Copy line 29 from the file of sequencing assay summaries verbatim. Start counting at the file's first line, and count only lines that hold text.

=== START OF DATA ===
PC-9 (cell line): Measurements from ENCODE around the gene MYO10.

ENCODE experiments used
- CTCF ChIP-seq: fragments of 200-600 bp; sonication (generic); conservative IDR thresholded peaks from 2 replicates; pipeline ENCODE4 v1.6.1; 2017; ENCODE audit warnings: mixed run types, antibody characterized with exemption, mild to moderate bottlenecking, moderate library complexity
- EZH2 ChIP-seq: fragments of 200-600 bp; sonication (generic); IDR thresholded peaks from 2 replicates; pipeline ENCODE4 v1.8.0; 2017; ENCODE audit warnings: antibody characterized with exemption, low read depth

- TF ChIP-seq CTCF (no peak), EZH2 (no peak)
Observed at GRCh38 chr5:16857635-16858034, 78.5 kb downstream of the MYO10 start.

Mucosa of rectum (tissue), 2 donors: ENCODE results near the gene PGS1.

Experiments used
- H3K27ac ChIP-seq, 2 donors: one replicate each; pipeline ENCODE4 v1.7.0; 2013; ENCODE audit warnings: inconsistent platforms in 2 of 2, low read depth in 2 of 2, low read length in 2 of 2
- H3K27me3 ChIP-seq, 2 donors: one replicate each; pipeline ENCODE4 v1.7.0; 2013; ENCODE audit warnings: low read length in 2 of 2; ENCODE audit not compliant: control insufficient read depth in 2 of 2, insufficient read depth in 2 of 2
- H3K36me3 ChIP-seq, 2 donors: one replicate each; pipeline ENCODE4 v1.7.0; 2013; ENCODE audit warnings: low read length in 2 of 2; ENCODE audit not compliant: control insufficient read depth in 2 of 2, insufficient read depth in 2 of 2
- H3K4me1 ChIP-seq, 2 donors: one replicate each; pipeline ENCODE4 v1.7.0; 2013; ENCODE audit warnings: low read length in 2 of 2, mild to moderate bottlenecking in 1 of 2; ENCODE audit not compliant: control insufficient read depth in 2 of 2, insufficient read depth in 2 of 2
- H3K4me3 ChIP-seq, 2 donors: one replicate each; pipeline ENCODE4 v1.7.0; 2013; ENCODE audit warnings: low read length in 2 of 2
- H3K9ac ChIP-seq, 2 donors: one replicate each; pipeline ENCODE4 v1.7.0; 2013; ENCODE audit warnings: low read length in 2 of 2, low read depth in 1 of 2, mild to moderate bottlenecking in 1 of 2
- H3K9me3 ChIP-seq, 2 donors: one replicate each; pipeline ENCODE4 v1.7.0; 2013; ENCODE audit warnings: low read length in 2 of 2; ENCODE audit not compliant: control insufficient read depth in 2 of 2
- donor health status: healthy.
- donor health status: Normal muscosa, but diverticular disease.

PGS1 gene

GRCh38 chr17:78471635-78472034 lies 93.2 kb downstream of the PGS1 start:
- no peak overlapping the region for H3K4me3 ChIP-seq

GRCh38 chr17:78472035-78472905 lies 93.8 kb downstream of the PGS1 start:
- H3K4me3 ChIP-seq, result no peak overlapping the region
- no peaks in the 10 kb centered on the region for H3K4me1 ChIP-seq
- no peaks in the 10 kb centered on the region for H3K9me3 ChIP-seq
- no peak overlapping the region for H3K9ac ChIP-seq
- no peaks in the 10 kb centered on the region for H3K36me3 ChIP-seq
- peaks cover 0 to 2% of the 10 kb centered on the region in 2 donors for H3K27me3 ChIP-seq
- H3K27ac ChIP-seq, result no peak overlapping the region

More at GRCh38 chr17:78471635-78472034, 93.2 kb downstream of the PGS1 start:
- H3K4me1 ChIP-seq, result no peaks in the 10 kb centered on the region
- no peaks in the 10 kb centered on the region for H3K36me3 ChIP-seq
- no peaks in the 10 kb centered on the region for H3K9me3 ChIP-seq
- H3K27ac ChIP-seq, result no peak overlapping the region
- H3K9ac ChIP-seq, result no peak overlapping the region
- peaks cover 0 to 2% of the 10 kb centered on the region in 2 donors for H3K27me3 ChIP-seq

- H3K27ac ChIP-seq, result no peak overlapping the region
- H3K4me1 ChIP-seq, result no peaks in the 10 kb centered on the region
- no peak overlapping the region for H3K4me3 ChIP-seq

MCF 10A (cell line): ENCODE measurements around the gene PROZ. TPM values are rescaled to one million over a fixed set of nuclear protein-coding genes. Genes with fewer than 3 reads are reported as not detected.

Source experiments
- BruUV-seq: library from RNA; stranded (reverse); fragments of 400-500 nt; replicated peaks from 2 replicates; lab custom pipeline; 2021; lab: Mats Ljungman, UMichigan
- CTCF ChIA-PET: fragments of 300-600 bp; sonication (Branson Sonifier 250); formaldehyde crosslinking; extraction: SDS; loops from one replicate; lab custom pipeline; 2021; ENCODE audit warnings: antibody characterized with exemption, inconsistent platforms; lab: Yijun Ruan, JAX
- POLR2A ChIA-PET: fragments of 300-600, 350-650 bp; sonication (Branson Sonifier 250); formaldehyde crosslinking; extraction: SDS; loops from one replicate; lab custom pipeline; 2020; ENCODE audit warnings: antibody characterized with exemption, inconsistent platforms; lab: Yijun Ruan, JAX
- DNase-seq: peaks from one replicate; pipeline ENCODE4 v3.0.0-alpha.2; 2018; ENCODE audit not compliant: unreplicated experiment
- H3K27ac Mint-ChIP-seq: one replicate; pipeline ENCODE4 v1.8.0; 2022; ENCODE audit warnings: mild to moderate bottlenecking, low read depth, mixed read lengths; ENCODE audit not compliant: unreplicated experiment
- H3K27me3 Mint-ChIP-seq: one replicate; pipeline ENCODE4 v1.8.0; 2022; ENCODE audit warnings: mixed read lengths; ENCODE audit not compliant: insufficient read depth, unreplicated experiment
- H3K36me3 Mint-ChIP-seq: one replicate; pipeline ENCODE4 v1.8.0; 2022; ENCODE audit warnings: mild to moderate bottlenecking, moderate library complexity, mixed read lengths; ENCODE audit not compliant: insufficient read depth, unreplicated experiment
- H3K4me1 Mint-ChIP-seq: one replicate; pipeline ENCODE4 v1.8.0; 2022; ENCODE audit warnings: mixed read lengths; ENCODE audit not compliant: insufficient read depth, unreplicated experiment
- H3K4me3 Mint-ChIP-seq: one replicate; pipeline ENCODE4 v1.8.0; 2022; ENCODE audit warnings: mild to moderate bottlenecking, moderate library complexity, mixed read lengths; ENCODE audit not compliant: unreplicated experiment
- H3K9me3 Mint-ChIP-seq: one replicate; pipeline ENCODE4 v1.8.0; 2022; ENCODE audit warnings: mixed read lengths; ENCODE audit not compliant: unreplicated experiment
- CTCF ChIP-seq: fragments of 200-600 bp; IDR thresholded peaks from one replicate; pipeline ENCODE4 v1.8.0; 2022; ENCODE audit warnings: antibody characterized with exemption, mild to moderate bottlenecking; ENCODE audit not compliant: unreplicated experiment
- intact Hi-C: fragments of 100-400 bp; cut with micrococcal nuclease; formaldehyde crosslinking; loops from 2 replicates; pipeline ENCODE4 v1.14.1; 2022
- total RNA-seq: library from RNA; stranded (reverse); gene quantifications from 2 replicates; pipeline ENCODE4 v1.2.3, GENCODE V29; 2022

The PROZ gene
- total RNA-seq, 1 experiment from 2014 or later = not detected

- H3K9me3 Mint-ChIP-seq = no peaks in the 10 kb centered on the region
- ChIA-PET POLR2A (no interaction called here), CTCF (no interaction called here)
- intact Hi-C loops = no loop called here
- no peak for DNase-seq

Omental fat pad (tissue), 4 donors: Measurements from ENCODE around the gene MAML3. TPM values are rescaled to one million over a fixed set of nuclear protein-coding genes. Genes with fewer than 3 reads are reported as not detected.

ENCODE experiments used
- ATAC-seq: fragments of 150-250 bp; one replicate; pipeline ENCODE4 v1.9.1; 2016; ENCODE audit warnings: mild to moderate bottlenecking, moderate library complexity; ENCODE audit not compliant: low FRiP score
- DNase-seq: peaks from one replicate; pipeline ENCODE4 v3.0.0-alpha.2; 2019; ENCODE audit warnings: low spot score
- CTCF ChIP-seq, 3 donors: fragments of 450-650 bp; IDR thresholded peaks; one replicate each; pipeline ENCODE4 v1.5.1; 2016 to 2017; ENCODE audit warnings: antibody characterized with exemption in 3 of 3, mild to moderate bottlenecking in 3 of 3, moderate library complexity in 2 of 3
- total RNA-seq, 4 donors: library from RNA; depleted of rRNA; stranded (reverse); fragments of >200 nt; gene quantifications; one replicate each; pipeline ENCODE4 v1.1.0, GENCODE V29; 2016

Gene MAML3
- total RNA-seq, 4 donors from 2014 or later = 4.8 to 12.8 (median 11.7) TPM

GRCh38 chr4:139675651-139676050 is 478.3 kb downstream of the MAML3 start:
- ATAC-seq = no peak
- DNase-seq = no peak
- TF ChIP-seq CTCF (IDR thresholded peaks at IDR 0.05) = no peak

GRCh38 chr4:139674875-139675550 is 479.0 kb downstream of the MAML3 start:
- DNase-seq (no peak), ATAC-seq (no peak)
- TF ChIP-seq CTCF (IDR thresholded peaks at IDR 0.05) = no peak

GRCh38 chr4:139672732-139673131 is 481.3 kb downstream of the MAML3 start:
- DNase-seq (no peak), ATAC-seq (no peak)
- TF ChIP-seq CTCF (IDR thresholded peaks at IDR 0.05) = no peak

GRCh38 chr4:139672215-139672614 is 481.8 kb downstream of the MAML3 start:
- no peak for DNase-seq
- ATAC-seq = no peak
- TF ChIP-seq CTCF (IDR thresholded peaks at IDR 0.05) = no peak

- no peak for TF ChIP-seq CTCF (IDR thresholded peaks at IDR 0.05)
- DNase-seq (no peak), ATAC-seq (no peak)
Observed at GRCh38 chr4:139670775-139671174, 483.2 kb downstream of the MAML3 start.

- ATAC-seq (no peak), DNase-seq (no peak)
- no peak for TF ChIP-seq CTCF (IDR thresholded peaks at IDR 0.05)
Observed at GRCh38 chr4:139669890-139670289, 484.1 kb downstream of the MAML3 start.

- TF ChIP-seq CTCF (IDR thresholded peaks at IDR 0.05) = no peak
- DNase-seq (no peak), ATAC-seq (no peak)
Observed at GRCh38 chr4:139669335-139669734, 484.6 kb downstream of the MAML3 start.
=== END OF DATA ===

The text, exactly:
More at GRCh38 chr17:78471635-78472034, 93.2 kb downstream of the PGS1 start: